Sure, the bison and elk and bears are the main attraction. But there’s a lot of joy in finding unique butterflies or red squirrels or a new (to you) swallow flying over the Grand Canyon of the Yellowstone. My favorite apps for nature identification are PictureThis (plant identification) and Merlin Bird ID (bird identification). Just take a picture of what you want to identify and use the app later when you have service.
24. Be patient and be respectful
Yellowstone should be enjoyed for many generations to come. That means staying on the paths and trails. It also means doing the speed limit in the park and being patient if an animal decides it’s time to cross the road. We are observers in their world.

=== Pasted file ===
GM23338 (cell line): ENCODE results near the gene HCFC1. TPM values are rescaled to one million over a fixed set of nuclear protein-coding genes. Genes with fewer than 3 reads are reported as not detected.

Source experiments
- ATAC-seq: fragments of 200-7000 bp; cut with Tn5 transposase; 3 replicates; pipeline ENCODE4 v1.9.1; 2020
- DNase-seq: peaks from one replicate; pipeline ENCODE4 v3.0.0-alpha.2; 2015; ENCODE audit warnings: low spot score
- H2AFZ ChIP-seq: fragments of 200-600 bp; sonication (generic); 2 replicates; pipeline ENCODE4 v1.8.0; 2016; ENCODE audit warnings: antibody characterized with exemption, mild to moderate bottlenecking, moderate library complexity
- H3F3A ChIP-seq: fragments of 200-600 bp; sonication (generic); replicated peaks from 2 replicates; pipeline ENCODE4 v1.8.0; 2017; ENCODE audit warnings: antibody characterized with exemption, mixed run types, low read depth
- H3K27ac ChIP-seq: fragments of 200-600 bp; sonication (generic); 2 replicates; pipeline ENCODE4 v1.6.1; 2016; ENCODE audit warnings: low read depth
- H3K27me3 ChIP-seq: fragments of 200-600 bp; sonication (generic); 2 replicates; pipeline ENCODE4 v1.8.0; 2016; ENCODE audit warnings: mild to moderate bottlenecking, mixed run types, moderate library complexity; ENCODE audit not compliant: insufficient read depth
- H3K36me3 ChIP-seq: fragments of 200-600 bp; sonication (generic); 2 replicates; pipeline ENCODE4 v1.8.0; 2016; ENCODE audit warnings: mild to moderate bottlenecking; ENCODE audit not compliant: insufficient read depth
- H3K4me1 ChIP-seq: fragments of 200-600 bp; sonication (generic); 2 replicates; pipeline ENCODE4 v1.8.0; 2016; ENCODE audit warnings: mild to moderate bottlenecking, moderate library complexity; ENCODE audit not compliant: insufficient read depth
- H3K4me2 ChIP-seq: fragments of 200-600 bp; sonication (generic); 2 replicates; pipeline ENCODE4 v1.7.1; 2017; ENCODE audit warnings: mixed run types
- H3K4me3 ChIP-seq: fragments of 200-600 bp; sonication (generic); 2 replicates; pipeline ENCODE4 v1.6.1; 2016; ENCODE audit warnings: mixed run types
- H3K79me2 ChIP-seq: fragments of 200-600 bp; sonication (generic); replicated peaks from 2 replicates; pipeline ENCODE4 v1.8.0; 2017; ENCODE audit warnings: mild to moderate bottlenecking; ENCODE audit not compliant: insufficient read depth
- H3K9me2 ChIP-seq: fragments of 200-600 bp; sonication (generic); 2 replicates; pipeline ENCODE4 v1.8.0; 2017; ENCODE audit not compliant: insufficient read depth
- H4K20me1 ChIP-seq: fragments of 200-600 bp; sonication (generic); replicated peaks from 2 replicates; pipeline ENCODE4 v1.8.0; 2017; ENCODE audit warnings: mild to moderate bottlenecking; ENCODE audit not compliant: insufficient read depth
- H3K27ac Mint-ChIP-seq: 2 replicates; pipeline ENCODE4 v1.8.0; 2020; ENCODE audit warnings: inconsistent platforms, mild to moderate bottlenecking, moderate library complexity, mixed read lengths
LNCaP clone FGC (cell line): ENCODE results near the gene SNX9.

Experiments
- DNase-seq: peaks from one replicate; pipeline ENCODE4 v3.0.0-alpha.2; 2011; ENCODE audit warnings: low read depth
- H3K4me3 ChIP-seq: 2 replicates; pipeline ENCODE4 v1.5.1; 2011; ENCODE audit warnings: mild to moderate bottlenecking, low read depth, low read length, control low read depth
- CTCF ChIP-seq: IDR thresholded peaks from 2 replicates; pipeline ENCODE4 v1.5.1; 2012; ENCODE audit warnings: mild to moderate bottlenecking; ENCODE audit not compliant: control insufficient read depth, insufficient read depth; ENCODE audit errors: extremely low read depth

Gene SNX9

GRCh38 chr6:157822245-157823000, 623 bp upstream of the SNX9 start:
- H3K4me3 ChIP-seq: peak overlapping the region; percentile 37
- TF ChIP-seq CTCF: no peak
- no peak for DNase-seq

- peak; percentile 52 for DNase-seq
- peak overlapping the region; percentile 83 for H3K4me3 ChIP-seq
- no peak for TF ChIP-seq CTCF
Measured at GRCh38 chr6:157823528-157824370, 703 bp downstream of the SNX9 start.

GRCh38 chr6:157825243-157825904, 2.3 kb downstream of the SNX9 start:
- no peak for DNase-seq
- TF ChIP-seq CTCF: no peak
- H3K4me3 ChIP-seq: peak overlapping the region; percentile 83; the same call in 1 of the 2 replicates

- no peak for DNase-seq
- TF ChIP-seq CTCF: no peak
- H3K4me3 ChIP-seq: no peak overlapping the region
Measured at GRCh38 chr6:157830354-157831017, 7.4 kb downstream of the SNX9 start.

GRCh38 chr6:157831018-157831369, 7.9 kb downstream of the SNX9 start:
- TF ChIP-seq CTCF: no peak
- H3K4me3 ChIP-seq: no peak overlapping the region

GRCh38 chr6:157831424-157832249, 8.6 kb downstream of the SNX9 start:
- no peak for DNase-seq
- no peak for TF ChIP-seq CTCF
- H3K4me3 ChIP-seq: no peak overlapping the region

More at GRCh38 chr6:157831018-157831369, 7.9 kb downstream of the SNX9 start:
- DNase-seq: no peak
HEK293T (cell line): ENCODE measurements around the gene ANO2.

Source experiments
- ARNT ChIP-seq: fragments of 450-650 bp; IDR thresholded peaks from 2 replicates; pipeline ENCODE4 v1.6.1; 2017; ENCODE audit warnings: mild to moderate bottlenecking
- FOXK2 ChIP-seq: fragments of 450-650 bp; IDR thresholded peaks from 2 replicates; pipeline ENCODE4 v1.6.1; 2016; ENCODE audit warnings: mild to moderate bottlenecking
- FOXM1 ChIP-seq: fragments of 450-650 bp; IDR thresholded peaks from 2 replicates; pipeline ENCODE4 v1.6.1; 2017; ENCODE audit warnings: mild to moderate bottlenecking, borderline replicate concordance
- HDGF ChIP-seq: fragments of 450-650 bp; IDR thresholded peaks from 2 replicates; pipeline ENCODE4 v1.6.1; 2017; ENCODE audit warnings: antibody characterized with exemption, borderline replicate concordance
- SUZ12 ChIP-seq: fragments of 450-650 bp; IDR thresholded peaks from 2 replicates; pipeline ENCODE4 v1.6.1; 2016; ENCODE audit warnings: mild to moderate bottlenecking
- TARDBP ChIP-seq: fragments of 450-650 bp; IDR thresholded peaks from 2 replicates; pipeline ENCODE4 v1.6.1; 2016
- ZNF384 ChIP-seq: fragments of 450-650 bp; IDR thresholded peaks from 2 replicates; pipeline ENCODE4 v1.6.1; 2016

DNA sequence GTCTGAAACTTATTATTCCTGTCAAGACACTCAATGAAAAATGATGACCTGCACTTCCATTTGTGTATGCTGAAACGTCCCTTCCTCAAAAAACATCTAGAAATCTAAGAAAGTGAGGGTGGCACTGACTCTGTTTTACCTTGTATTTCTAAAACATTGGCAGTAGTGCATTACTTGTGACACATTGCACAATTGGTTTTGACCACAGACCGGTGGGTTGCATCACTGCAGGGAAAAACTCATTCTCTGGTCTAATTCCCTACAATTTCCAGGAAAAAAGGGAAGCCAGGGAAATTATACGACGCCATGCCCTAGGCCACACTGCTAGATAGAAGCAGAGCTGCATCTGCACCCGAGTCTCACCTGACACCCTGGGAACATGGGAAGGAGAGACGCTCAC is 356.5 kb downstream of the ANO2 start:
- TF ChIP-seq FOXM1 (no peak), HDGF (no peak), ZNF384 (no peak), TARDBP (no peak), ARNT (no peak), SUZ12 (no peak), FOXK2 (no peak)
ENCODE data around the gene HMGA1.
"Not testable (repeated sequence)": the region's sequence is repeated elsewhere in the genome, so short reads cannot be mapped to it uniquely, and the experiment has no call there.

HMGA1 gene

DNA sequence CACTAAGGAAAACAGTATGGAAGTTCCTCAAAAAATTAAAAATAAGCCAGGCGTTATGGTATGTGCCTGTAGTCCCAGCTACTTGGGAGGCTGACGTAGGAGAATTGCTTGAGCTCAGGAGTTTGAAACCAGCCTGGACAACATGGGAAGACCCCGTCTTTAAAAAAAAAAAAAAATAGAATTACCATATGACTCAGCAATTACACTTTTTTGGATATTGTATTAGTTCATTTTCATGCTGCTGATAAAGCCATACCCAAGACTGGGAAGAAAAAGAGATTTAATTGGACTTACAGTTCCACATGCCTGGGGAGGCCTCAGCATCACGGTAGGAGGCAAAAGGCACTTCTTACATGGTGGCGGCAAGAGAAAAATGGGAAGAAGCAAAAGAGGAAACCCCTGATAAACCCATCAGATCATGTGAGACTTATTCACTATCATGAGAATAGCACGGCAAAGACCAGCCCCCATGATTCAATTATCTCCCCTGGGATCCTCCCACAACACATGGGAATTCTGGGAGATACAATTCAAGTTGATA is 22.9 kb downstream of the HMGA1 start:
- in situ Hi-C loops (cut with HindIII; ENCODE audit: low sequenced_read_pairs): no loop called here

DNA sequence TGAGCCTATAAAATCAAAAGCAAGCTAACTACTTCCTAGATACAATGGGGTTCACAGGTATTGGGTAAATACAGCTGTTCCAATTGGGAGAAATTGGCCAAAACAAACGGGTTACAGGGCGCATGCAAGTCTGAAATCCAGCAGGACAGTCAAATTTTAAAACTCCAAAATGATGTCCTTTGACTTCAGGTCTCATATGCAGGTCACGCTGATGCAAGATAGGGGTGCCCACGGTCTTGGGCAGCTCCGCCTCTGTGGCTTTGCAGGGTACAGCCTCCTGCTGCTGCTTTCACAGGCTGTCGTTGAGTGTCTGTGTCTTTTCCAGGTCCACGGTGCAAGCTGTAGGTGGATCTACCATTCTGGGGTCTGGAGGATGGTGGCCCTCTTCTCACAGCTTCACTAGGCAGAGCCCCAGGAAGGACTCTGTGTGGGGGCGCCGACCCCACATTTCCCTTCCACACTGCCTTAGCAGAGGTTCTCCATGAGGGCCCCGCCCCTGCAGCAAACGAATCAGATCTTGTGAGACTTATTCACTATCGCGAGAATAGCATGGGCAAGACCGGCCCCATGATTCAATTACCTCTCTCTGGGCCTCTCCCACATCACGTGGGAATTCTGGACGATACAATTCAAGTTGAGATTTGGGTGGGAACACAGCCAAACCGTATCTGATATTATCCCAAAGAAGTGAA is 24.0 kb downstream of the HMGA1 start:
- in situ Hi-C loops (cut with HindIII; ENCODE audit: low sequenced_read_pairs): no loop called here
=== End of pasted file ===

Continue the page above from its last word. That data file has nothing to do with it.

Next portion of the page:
25. Stay for sunset
If you’re a late riser like me, staying late gives you the added bonus of watching the sunset (which can be quite late in the summer!).
26. Enjoy the night sky
Another benefit of staying late is seeing the night sky. Many of the parks are designated dark sky areas and even with something as basic as an iPhone, you might be able to snap a picture of the Milky Way. Just be extra cautious of animals on the road. We saw a bison just standing in the dark on the side of the road!
27. Take pictures but take the time to look
This last one is huge so I’m going to repeat it. TAKE PICTURES BUT TAKE THE TIME TO LOOK WITH YOUR OWN EYES. Your brain will capture the memory and beauty better than any electronic device. We saw many people hold up their phones, snap a pic, and keep going. Take your pictures but then remember to be in the moment.
I hope some of my top Yellowstone tips might help you with your first or next trip to Yellowstone. And if I got anything wrong or you have a suggestion to add, please share!